How is the Rural Regeneration Zone doing?

This post shares key findings from our annual monitoring report on the Rural Regeneration Zone (RRZ) carried out over 2009 and 2010.  The final report will be published shortly.

Impact of project work

Since the RRZ was set up, the area has improved in many ways.  So far 1,400 new jobs have been created and 800 existing jobs have been safeguarded.  More jobs are expected to be created (1,500) and safeguarded (200) by 2015.

RRZ investment in multi-use facilities has also improved access to services.  The main improvements have been around:

  • Childcare provision – 845 more places each week
  • Volunteering opportunities – 165 more places
  • Library services – 37,700 more library projects
  • Development of new services – 98 new or enhanced services in towns and villages

Projects such as Connections to Opportunities, Rethink and Care Farming are delivering further improvements in the RRZ.  More details are included in the report.

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ONS article investigates economic productivity in urban versus rural areas

Office for National Statistics logoContrasts in the economic productivity of urban versus rural local authorities, and the factors contributing to the varying performance of the economies of English regions, are both the subject of an article in the latest edition of Economic & Labour Market Review.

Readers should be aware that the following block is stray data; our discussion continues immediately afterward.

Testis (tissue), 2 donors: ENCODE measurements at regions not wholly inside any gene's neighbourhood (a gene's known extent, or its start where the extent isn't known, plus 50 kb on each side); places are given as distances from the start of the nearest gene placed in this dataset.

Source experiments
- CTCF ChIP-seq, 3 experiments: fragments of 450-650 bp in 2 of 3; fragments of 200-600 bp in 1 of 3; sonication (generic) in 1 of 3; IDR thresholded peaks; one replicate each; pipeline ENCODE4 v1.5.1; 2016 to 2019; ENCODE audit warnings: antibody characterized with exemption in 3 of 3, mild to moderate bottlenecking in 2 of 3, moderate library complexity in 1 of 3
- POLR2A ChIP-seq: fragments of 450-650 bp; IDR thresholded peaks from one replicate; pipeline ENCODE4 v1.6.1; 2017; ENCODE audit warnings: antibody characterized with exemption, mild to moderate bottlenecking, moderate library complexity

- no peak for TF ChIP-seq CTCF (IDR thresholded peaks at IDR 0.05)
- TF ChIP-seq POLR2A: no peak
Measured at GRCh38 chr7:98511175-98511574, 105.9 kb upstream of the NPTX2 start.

The article in the ONS publication takes a detailed look at Gross Value Added per filled job (GVA per job) statistics for groups of local authorities in each English region, using DEFRA classifications (PDF, 52kb) which group local authorities according to their urban/rural composition characteristics.

In the West Midlands region and among the six local authority classifications, ‘Major Urban’ local authorities (for example, Birmingham) were found to be the most productive, with GVA per job averaging an indexed value of 90.4 (where England=100) for 2004 to 2006. However, this represented a noteworthy decline from the value of 95.8 recorded in 2001 to 2003.

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Earnings inequalities in rural areas are significant and growing

Aerial shot of rural WorcestershireNew evidence from the Observatory’s Rural Skills Assessment (PDF, 0.5MB) has revealed that the gap between the average wage being earned in rural areas of the region and the average wage of the residents living in those areas is significant and growing.

The findings show that rural residents are earning, on average, far higher wages than are paid in local jobs.

The rural West Midlands as a whole shows a gap of over £3,000 per annum.

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